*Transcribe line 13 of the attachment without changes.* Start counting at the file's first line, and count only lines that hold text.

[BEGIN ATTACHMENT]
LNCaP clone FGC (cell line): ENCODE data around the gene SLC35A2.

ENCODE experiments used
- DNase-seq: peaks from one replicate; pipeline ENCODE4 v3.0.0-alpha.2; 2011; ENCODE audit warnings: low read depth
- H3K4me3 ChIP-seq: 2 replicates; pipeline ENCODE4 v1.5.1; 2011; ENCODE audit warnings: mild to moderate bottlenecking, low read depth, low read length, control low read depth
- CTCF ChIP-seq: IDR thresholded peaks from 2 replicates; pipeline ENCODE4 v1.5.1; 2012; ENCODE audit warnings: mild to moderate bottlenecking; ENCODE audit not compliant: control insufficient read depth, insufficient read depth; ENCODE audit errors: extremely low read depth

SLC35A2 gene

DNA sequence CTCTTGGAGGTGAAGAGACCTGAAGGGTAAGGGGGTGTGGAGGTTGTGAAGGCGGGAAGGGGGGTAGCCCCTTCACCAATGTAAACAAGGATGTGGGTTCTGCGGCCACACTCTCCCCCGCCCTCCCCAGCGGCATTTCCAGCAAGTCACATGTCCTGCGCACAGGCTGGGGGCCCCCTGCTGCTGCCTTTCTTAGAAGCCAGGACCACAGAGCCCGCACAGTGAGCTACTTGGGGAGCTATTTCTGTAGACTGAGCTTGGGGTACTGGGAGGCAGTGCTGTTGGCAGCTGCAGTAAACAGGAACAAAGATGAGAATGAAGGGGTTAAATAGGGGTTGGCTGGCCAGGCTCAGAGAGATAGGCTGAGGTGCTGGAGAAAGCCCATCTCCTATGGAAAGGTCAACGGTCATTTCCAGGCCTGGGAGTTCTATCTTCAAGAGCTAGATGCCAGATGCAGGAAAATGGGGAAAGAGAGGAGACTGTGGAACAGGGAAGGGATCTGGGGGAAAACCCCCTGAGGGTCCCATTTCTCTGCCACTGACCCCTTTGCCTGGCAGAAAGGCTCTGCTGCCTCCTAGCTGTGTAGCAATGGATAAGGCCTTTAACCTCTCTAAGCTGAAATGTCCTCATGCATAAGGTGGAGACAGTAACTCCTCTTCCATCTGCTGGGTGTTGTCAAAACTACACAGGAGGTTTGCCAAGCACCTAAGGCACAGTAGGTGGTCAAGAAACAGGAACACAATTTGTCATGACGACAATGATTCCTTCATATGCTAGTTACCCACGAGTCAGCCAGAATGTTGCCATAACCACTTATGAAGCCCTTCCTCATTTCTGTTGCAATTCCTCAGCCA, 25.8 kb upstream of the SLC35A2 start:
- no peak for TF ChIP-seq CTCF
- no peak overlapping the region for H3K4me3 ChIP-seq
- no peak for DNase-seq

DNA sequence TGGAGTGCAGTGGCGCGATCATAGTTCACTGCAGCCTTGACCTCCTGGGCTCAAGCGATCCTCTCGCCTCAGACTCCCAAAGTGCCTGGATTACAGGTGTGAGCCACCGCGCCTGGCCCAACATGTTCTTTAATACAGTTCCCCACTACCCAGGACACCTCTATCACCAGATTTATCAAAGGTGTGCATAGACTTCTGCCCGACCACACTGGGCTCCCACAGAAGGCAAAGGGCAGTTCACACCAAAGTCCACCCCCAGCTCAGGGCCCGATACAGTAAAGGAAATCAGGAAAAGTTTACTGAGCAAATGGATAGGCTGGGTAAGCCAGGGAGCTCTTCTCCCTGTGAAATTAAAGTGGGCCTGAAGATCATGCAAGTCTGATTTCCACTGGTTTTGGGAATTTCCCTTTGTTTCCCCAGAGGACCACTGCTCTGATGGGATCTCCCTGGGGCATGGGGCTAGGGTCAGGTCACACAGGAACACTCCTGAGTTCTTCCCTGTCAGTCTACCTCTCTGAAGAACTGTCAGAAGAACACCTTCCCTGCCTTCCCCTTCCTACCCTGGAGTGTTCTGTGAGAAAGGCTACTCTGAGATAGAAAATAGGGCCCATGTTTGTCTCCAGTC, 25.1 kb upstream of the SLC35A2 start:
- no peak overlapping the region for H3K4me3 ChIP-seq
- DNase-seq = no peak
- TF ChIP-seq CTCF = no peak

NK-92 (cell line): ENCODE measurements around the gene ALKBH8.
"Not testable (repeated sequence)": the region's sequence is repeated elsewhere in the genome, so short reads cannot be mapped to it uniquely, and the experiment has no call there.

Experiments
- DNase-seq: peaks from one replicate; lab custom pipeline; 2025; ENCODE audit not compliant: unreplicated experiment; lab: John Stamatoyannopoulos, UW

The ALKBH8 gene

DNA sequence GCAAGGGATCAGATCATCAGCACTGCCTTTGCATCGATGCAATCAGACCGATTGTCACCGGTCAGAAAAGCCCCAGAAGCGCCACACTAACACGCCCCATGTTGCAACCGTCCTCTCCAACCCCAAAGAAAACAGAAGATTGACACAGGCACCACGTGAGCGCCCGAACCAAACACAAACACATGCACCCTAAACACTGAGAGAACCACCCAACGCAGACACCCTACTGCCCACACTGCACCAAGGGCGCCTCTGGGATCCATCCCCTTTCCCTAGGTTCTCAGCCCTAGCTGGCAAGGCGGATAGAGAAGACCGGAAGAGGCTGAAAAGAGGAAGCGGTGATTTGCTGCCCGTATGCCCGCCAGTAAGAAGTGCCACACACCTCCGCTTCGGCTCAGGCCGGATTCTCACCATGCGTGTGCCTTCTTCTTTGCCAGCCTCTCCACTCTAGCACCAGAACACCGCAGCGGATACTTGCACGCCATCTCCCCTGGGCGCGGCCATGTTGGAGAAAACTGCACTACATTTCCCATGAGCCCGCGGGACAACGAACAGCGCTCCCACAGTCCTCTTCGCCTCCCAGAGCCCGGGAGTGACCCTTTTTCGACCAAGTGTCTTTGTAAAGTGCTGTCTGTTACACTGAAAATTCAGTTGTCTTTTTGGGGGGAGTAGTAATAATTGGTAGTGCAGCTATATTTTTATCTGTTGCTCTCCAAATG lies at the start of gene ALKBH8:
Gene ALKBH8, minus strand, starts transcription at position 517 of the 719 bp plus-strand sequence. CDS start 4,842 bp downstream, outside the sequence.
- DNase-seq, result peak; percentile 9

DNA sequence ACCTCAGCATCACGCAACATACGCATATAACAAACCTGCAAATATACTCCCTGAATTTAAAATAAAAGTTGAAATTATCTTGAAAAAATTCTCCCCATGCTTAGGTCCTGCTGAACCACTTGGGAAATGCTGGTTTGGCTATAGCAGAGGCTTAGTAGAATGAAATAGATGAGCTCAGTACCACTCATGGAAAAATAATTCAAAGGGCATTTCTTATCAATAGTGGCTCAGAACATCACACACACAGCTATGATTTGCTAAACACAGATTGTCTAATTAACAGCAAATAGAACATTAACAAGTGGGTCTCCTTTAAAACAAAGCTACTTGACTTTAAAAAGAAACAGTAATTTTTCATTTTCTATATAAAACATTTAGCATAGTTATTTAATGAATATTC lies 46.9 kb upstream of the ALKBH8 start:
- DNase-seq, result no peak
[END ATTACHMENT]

- DNase-seq = no peak